The Disaster of Yongjia (simplified Chinese: 永嘉之乱; traditional Chinese: 永嘉之亂) refers to events in Chinese history that occurred in 311 CE, when Han Zhao forces, mostly from Xiongnu and other non-Han ethnic groups, captured and sacked Luoyang, the capital of the Jin dynasty. After this victory, Han Zhao's army committed a massacre when entering the city, killing the Jin crown prince, a host of ministers, and over 30,000  civilians. They also burnt down the palaces and dug up Jin mausoleums. This was seen as the event that led to the fall of the unified Western Jin dynasty and its re-establishment as the Eastern Jin dynasty, as well as the loss of northern China to a series of short-lived dynasties known as the Sixteen Kingdoms.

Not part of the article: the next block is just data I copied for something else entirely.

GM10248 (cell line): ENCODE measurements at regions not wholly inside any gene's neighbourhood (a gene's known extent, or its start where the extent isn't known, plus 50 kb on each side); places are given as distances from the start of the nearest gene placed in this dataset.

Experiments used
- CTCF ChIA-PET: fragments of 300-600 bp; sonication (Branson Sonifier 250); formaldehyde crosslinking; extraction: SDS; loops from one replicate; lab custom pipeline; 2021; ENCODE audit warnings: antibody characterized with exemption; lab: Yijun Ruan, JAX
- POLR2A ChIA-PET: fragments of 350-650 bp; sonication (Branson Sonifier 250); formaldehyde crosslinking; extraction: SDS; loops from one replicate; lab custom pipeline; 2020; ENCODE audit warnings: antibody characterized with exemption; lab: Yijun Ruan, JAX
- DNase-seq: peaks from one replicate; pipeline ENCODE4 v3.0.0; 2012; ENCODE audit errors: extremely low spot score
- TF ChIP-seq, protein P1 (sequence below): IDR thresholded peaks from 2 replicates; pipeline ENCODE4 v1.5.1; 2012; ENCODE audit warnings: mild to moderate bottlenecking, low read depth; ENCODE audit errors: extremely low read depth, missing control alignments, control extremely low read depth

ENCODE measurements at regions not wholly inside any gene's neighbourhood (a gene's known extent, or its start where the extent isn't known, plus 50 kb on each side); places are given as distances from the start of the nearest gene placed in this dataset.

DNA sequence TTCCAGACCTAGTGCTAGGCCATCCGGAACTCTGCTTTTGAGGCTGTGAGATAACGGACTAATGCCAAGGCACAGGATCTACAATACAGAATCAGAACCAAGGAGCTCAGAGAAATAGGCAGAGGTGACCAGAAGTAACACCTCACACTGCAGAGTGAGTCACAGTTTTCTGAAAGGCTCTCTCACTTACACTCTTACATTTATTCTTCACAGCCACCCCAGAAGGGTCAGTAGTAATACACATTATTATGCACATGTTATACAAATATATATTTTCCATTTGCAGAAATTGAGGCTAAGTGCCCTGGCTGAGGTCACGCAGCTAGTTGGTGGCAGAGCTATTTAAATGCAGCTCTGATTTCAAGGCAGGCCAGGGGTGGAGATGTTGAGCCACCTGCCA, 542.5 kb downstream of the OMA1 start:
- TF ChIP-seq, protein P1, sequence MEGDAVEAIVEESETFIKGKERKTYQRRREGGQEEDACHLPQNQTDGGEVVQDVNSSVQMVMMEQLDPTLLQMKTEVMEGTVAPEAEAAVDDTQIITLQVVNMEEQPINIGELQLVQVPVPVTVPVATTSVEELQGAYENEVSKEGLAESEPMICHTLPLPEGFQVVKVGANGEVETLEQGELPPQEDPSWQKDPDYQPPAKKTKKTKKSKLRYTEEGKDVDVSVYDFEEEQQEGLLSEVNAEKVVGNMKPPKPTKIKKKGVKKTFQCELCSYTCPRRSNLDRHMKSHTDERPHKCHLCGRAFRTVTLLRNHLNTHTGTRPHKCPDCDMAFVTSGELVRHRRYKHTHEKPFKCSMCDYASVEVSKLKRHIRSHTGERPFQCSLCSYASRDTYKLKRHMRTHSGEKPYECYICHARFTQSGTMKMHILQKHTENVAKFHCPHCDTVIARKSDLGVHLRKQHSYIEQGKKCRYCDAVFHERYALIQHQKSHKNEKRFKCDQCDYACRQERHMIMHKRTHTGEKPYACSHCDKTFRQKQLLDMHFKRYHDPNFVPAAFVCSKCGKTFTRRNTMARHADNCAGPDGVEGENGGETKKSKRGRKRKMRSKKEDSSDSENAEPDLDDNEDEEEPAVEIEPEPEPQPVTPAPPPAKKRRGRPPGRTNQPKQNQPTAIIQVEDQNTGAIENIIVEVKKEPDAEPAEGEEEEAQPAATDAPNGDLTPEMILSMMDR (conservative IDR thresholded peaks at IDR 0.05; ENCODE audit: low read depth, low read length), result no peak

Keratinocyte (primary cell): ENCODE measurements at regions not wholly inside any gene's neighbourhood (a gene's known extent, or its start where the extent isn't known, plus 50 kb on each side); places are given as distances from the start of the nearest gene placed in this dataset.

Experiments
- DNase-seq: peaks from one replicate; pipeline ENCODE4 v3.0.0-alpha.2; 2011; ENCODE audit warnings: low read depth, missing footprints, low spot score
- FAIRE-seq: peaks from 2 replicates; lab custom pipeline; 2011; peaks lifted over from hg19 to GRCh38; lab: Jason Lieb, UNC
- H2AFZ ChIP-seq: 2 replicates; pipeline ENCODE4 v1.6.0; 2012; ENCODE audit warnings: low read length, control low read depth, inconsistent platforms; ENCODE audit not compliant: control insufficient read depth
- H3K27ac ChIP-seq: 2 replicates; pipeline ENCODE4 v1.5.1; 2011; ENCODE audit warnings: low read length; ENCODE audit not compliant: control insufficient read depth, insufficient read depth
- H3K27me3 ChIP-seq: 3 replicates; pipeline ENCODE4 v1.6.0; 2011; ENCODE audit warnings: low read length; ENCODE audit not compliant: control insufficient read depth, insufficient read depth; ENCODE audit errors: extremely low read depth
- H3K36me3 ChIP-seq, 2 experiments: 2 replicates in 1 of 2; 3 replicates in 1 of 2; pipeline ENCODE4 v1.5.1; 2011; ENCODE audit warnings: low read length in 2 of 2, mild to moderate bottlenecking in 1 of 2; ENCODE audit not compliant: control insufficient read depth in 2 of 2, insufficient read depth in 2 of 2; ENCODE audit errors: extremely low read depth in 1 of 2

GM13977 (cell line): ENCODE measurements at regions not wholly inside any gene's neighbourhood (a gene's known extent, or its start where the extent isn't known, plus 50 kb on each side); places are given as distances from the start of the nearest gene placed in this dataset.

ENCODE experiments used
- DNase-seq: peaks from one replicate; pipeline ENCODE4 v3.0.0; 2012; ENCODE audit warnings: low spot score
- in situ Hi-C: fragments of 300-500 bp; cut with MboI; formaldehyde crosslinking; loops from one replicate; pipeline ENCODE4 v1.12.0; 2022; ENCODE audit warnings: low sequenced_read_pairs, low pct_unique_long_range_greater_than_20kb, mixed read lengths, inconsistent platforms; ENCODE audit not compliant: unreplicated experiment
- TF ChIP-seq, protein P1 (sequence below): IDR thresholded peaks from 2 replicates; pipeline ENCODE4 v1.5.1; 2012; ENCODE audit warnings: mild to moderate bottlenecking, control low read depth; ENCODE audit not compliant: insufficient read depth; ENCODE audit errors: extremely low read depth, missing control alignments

The Disaster of Yongjia was also a major impetus for the mass migration expansion of Han Chinese people into modern southern China. Many clan genealogies ascribe this event in particular as the reason why their ancestors moved from the north to places in Fujian and Guangdong etc.